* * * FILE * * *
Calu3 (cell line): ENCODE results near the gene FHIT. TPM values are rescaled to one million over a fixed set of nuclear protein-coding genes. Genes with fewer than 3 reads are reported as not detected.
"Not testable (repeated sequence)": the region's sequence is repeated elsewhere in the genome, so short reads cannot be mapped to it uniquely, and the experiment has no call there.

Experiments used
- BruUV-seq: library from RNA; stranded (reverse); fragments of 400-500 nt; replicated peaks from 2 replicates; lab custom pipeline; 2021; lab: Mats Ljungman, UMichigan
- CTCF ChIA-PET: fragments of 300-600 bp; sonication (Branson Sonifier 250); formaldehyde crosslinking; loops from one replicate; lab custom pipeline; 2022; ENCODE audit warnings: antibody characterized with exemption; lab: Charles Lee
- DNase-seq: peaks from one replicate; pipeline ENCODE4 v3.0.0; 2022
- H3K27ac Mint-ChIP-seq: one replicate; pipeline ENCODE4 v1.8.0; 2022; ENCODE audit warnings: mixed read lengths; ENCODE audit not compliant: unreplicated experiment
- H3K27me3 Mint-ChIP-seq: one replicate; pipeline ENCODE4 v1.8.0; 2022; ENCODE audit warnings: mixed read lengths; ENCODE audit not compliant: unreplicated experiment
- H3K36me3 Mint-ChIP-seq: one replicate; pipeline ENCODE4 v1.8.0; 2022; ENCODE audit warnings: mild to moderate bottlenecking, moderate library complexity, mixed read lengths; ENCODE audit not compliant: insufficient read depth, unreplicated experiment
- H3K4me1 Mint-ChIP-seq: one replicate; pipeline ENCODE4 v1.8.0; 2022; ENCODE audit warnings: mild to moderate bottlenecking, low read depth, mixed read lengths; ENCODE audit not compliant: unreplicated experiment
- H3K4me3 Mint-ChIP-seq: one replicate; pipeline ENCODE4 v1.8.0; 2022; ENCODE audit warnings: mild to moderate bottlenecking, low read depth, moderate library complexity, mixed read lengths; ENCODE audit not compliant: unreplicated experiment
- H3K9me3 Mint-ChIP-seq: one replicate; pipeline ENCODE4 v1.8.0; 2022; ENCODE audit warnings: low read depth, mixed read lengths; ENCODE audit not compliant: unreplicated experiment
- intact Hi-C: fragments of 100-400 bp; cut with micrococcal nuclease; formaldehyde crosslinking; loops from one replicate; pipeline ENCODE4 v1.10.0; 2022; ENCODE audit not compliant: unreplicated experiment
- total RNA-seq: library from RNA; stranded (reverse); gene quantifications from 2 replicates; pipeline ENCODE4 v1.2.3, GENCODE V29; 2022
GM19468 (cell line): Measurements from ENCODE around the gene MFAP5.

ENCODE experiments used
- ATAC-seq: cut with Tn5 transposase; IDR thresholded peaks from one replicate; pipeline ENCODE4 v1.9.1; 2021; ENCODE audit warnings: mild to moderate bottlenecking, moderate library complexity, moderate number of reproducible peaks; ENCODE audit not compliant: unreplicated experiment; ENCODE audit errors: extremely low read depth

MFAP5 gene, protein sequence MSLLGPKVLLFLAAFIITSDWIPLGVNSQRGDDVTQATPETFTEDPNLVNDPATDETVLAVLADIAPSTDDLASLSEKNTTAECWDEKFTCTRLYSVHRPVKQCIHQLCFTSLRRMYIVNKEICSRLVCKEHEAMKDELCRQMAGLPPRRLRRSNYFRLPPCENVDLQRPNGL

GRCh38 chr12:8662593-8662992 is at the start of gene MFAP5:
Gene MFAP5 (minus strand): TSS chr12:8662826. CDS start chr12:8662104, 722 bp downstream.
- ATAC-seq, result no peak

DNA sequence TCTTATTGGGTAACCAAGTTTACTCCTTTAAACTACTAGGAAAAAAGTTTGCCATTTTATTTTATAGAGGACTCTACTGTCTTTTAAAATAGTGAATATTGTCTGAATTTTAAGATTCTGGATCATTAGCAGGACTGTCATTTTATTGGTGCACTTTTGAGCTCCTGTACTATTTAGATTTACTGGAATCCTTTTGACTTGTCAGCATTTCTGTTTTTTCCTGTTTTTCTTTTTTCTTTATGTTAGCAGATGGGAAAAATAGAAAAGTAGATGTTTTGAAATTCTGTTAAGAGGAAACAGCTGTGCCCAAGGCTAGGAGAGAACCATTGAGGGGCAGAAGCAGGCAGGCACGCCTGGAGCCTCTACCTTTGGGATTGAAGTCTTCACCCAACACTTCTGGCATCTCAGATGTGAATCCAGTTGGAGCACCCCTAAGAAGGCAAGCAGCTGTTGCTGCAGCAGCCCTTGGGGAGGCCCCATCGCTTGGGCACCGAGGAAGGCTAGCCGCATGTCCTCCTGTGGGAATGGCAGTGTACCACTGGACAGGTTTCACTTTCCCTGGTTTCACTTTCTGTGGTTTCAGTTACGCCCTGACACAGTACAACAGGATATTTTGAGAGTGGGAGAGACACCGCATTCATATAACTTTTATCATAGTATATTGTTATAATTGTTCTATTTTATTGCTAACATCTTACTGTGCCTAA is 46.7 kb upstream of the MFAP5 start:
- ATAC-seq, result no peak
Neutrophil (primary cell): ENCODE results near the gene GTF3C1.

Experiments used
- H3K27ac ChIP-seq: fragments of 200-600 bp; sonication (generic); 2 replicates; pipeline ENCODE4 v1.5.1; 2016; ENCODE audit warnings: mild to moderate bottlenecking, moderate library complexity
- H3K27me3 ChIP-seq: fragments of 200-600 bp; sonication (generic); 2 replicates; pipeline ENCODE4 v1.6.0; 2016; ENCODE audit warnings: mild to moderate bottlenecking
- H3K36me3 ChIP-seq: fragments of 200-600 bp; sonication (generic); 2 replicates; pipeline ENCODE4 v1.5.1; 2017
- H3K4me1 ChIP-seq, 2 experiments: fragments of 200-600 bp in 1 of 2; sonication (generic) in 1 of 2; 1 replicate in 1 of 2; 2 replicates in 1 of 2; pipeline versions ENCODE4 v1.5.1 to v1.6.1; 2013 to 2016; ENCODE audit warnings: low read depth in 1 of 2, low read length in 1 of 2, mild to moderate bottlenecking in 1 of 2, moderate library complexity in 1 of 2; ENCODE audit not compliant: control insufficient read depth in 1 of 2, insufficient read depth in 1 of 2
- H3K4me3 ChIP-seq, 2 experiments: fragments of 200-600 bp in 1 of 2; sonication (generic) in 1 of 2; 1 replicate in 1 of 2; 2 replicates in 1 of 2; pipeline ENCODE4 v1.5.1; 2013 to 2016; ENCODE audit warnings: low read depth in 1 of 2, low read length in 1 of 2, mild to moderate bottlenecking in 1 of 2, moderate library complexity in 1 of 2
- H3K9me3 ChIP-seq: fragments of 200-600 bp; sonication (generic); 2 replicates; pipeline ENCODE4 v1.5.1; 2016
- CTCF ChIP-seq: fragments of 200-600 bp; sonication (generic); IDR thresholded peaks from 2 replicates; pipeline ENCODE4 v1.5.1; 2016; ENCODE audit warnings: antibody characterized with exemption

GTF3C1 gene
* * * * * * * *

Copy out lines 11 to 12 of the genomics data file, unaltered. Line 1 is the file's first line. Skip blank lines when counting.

- H3K4me3 Mint-ChIP-seq: one replicate; pipeline ENCODE4 v1.8.0; 2022; ENCODE audit warnings: mild to moderate bottlenecking, low read depth, moderate library complexity, mixed read lengths; ENCODE audit not compliant: unreplicated experiment
- H3K9me3 Mint-ChIP-seq: one replicate; pipeline ENCODE4 v1.8.0; 2022; ENCODE audit warnings: low read depth, mixed read lengths; ENCODE audit not compliant: unreplicated experiment